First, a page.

• Theft/disclosure of HMCo Drawings- In spite of the strict HMCo employee rules promising removal for divulging project information, description and illustrations of important design features were divulged by the press;
    • "… I worked out the schemes (for longitudinal construction) and first used it in the design of the cup defender "Constitution" in the fall of 1900. This yacht was completed in May 1901 and just about the time of completion Scientific American came out with a very complete description with illustrations of the construction of that yacht, which they must have obtained from some one in employment who was working on her."9
  • Getting the story wrong- The failure of the new Herreshoff design, CONSTITUTION, to win the competition to defend the 1901 Cup proved a field day for those looking to place blame;
    • "The one and sole cause of CONSTITUTION's failure was the incompetency of those in charge. Nor is Mr. Herreshoff wholly blameless in this matter. It is said he was largely responsible for the selection of the skipper and crew."  (The Rudder Oct. 1901, Thomas Fleming Day)
    •  "(Manager) Butler Duncan was very sincere and loyal to his country and decided to have his crew all native born. He passed by taking Charlie Barr, who had become a naturalized citizen, and unwisely selected a "schooner man" for sailing master. "  (Capt. Nat, Recollections, "Some of the Boats I Have Sailed In". Page 65)
  • Unauthorized examination of Cup boats under construction- In the week before launching of the 1895 DEFENDER, and under the headline "A PICTURE AT ANY COST", the Bristol Phoenix recounted the rough treatment received by newsmen in their attempts to view the vessel. Unable to get by the sentry box the interlopers made several attempts from the waterside:10
    • Young men swam over to the south shop and went underneath the building to take a look at DEFENDER. The watchman "showered rivets on them until they were glad to leave".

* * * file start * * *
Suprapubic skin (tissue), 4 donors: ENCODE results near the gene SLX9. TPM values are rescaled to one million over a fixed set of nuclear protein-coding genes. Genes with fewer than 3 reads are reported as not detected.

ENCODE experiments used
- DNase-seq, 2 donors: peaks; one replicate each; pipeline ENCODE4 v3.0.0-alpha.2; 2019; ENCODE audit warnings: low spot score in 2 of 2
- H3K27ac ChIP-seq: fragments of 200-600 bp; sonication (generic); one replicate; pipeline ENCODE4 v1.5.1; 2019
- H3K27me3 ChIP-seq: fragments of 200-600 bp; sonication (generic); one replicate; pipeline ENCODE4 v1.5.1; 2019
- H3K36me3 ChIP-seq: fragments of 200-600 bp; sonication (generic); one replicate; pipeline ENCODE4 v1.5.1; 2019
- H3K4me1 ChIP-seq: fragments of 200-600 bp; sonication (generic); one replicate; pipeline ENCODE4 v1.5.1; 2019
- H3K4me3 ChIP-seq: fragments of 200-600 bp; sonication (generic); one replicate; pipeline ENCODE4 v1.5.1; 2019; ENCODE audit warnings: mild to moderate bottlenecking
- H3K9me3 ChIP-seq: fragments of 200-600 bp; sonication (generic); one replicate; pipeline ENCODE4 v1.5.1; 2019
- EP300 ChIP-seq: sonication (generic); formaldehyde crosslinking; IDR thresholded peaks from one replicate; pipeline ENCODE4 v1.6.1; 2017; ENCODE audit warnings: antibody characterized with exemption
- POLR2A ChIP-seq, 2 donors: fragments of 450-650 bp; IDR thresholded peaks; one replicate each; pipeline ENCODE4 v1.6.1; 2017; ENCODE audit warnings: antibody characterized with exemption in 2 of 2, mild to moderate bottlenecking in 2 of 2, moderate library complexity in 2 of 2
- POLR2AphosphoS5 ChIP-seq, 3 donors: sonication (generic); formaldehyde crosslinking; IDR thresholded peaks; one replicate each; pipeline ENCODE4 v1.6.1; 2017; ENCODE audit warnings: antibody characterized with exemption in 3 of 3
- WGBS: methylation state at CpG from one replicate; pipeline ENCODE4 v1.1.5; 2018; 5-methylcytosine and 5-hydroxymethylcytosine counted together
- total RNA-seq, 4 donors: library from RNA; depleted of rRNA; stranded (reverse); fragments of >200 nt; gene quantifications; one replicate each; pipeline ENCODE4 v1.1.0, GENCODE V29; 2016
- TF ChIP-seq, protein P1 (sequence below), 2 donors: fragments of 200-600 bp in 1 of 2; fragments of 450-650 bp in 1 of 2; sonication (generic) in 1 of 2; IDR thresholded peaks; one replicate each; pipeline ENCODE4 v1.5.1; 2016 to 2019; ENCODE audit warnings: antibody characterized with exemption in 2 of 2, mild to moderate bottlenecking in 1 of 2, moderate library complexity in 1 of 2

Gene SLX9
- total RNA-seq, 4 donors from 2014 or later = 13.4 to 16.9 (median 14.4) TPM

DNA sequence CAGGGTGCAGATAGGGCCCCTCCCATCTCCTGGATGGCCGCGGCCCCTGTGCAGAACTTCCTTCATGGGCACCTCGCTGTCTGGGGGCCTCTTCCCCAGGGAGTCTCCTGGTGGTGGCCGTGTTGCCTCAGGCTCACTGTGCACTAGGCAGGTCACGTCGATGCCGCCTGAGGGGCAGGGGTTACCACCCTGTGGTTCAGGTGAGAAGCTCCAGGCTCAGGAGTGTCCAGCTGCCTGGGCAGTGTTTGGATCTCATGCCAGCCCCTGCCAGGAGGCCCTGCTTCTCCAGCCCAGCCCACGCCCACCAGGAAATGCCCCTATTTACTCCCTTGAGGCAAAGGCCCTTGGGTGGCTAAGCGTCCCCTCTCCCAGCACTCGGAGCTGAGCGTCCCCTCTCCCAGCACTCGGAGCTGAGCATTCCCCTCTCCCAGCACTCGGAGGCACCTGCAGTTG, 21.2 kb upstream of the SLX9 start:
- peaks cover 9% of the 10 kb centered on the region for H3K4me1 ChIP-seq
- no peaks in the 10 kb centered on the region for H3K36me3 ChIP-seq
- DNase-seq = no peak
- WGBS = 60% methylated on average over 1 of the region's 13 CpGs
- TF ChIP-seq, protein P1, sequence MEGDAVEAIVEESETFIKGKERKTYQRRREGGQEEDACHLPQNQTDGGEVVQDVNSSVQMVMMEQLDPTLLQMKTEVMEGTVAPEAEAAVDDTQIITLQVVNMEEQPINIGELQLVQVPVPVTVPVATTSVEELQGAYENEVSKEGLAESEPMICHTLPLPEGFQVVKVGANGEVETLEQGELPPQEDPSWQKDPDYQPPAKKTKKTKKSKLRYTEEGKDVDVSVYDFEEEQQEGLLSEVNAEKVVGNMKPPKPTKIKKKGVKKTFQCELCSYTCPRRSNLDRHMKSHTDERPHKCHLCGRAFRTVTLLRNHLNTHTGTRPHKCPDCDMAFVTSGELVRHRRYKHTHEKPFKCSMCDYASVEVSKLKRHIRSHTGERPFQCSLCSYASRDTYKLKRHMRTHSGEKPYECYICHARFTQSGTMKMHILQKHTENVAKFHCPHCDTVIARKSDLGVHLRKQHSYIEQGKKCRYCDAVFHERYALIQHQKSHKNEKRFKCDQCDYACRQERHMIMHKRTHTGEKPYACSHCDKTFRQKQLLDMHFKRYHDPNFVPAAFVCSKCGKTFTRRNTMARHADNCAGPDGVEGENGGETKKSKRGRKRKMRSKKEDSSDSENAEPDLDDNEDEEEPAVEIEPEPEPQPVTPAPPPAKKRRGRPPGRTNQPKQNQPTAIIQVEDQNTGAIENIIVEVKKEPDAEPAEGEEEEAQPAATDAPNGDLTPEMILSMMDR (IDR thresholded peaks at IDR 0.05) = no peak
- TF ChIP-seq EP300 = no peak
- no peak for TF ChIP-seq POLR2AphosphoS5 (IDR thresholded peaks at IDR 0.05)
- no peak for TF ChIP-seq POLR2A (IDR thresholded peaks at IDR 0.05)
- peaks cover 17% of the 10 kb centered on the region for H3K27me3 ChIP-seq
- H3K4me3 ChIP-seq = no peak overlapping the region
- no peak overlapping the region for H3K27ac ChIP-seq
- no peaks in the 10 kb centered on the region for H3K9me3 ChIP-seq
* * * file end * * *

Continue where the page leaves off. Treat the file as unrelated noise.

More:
• A news artist in a boat obtained a good sketch of DEFENDER through the open shop launch way doors while being pelted unsuccessfully with spikes and other missiles thrown by workmen. This was all witnessed by JB and Capt. Nat who were "very angry" they could not prevent the sketches.
    • Another approach by two men in a boat to get a photo of DEFENDER through a slit in the launch way door was foiled by deploying a steam hose from a steamer at the  pier.
    •  "A man with a camera in his sleeve and a heart for any fate" gained access to the pile driver laying the new ways for launching DEFENDER. Before he could operate his camera he was pulled bodily from the boat by a slip noose thrown over him from the windows of the small sail loft overhead. He was then subjected to a plunge bath in the harbor before extricating himself from the lasso.

When Capt. Nat passed in February 1938 he was well–treated by the press, but even then his obituary contained a mischaracterization. Many papers cited a 1921 honorarium from the American Society of Mechanical Engineers recognizing Capt. Nat as "as a man who never patented an invention or design, but willingly gave them to the world."11

That is not an apt description of Capt. Nat, who filed a number of patents and worked diligently his whole life to shield his professional secrets, save for allowing the publishing of his "Herreshoff Rules for Wooden Yachts"; but that did not occur until 1927.    

John Palmieri

1 Developed from news stories contained in the Sadie L. Herreshoff March 1875 Newspaper Cuttings Book, in which Sadie, wife of JB, pasted news cuttings from 1870 to 1882. It is part of the Louise DeWolf Collection of the Herreshoff Marine Museum archives. For a more detailed account of the stories see the Curator Log October 2013.

2 "Launch of New 84-foot Boat, Carroll's NAVAHOE". Boston Sunday Globe, Feb. 18, 1893; "COLONIA launched". Bristol Phoenix, May 20, 1893; "Busy Week at Bristol". Boston Globe, June 18, 1893.

3 The Bristol Phoenix, Feb. 1, 1895.

4 "Nat Herreshoff Talks". Providence Journal, July 28, 1894.

5 The Bristol Phoenix, March 13, 1903.

6 N. G. Herreshoff & W. P. Stephens.  Annotated by John W. Streeter. Their Last letters 1930-1938. Herreshoff Marine Museum. NGH Letter Three June 12, 1930, page 20.

7 Ibid., NGH Letter Thirteen Aug. 31, 1935, page  78.

8 Thomas Fleming Day, The Rudder Oct. 1901,

9 NGH letter of Nov. 1, 1922 to James Swan, US Shipping Board Emergency Fleet Corp. HMM Archives.

10 The Bristol Phoenix, June 28, 1895.

11 "Captain Herreshoff, 91 Dies at Bristol Home", The Newport Mercury and Weekly News, June 3, 1938.